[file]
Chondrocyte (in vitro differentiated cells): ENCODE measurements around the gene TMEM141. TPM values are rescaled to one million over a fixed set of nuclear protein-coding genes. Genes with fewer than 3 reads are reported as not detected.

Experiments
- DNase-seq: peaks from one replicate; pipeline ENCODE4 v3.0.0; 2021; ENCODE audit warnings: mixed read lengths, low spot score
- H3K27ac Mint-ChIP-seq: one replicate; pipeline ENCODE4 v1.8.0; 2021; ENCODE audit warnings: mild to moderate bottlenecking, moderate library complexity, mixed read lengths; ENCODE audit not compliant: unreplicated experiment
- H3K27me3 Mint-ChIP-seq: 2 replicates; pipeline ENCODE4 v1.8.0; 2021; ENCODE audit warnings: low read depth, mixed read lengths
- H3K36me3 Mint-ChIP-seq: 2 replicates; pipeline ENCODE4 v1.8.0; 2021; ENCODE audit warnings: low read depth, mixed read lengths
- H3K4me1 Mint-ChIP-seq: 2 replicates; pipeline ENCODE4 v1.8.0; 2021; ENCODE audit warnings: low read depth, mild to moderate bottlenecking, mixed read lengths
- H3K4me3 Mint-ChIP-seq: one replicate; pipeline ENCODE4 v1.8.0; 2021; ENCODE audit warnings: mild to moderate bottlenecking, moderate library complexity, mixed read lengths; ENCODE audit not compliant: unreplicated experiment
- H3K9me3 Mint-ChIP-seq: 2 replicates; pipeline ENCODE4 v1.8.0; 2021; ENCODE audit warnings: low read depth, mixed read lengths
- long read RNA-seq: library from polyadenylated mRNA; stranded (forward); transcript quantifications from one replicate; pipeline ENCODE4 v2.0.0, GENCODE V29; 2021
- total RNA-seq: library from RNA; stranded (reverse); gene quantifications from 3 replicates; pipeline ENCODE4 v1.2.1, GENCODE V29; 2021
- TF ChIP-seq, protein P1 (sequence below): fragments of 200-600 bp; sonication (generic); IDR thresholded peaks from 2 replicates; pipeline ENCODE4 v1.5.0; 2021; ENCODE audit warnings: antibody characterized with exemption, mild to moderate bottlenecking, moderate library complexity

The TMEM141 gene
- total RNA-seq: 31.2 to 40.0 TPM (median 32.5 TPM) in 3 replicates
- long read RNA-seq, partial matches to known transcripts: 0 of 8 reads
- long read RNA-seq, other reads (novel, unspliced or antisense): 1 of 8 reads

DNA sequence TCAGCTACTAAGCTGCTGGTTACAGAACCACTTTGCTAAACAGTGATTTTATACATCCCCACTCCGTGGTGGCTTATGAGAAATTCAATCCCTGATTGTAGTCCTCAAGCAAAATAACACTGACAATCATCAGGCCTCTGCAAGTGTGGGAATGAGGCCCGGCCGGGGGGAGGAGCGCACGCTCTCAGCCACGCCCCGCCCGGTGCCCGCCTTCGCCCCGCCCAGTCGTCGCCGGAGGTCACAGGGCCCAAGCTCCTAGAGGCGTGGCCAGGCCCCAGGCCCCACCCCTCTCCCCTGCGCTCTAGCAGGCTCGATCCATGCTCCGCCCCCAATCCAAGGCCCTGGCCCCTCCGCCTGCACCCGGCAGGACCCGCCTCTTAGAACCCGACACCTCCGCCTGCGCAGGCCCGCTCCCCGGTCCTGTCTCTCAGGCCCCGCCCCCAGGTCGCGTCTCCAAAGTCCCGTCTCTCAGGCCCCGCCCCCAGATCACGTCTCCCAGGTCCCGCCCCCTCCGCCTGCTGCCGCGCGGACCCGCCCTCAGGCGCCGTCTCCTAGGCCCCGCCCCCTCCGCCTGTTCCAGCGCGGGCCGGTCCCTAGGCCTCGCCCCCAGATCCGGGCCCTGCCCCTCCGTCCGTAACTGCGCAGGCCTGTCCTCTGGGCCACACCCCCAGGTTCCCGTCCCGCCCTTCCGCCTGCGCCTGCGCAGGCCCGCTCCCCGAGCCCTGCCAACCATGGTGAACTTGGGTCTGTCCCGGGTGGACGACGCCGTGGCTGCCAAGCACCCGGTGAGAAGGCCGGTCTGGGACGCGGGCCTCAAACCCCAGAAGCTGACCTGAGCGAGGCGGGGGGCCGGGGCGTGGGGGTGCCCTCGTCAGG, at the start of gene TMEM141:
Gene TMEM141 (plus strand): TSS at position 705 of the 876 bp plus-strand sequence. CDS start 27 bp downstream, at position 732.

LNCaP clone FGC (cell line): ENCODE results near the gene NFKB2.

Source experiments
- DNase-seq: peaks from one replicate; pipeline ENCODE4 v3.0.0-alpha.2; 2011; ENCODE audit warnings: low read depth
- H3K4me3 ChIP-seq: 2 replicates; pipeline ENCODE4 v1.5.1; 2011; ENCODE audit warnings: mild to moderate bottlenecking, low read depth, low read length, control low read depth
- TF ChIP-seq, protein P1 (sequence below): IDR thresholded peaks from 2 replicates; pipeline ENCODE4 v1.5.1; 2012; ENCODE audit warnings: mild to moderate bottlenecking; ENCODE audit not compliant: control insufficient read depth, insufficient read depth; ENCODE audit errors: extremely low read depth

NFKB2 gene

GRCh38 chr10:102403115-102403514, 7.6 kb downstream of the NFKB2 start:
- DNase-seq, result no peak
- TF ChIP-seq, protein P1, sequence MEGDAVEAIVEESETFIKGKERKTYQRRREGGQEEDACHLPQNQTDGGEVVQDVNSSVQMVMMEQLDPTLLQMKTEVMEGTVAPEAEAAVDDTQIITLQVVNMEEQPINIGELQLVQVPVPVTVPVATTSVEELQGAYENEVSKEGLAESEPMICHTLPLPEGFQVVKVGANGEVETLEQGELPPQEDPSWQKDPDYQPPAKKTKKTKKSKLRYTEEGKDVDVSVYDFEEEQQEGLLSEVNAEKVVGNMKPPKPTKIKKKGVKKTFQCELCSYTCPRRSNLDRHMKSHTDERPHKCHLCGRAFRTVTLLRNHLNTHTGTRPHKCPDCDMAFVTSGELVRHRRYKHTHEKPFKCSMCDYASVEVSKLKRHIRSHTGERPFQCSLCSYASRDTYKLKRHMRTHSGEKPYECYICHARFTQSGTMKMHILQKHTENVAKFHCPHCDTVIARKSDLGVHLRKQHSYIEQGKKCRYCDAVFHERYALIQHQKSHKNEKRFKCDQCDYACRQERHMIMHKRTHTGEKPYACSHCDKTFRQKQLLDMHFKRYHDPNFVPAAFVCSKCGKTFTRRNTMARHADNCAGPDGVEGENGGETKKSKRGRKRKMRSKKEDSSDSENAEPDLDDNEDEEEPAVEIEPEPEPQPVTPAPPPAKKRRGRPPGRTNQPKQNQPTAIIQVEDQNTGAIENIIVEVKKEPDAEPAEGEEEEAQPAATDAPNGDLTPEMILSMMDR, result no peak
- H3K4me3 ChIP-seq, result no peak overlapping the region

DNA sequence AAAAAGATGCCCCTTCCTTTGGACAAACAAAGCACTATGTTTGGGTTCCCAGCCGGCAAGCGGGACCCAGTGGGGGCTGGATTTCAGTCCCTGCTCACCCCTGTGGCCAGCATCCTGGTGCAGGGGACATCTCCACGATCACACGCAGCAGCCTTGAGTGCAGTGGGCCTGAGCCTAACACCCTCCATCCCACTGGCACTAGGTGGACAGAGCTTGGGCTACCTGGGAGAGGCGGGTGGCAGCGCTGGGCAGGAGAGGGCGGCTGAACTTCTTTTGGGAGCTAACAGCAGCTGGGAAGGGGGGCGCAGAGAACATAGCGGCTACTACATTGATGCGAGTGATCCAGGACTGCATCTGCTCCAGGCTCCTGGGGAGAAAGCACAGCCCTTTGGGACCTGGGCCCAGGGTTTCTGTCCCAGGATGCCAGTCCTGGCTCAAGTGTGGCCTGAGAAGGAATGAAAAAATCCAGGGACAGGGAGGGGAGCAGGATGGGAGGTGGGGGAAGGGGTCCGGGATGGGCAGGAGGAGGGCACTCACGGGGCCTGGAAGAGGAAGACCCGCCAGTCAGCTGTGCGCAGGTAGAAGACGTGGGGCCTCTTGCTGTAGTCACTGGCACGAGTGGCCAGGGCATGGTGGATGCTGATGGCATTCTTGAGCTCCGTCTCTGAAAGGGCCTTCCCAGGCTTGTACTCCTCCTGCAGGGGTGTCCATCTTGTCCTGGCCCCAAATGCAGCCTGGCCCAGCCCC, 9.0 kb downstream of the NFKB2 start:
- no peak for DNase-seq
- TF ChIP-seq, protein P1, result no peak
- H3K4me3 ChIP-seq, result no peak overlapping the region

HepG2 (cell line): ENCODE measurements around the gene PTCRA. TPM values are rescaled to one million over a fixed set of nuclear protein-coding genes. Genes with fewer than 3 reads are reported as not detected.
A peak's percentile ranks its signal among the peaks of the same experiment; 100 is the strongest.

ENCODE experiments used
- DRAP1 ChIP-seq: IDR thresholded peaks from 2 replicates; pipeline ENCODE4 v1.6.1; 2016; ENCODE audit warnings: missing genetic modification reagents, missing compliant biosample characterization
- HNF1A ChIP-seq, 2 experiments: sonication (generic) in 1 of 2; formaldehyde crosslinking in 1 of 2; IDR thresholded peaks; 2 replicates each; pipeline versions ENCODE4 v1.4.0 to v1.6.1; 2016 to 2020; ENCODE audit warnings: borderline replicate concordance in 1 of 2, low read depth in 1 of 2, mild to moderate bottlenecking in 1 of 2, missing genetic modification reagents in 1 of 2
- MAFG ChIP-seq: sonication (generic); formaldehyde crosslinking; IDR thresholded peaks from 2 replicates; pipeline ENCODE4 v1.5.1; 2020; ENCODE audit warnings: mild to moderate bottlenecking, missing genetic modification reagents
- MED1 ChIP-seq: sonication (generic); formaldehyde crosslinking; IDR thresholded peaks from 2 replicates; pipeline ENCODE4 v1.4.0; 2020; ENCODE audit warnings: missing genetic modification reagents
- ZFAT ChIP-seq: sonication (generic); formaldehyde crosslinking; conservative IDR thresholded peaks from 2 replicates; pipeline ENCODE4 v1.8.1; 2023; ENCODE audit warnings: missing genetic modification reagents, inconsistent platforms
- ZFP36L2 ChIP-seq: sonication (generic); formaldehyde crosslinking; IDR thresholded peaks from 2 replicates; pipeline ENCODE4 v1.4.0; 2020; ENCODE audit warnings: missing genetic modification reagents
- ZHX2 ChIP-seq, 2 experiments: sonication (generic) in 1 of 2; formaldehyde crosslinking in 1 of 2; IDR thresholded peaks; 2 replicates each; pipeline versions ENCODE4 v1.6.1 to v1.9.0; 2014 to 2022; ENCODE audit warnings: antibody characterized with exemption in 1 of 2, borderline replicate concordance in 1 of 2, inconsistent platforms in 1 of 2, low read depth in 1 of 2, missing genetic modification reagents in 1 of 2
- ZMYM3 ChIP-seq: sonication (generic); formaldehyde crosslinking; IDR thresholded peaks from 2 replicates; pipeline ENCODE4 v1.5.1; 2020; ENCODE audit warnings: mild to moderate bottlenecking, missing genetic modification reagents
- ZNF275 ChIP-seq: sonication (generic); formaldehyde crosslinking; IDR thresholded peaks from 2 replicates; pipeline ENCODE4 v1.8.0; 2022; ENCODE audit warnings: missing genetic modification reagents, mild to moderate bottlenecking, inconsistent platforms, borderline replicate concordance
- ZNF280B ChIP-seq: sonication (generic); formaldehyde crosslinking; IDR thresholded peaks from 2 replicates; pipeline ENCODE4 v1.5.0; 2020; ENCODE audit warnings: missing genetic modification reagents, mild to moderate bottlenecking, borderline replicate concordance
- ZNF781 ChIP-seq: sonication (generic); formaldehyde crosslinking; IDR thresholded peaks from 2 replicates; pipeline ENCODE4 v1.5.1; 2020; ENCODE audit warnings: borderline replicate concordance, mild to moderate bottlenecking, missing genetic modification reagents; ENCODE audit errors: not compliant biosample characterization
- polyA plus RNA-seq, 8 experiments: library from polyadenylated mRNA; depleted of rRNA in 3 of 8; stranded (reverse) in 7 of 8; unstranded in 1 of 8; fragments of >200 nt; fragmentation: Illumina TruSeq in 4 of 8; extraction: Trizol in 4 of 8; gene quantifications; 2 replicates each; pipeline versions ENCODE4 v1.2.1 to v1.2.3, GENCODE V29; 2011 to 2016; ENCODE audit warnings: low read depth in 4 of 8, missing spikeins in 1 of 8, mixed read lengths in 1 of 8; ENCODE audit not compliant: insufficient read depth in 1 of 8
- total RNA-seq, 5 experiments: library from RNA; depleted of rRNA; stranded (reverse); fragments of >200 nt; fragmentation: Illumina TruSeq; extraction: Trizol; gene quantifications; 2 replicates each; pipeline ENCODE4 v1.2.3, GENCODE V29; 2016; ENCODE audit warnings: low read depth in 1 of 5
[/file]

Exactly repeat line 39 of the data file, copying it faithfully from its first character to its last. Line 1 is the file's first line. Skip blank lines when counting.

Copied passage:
- MED1 ChIP-seq: sonication (generic); formaldehyde crosslinking; IDR thresholded peaks from 2 replicates; pipeline ENCODE4 v1.4.0; 2020; ENCODE audit warnings: missing genetic modification reagents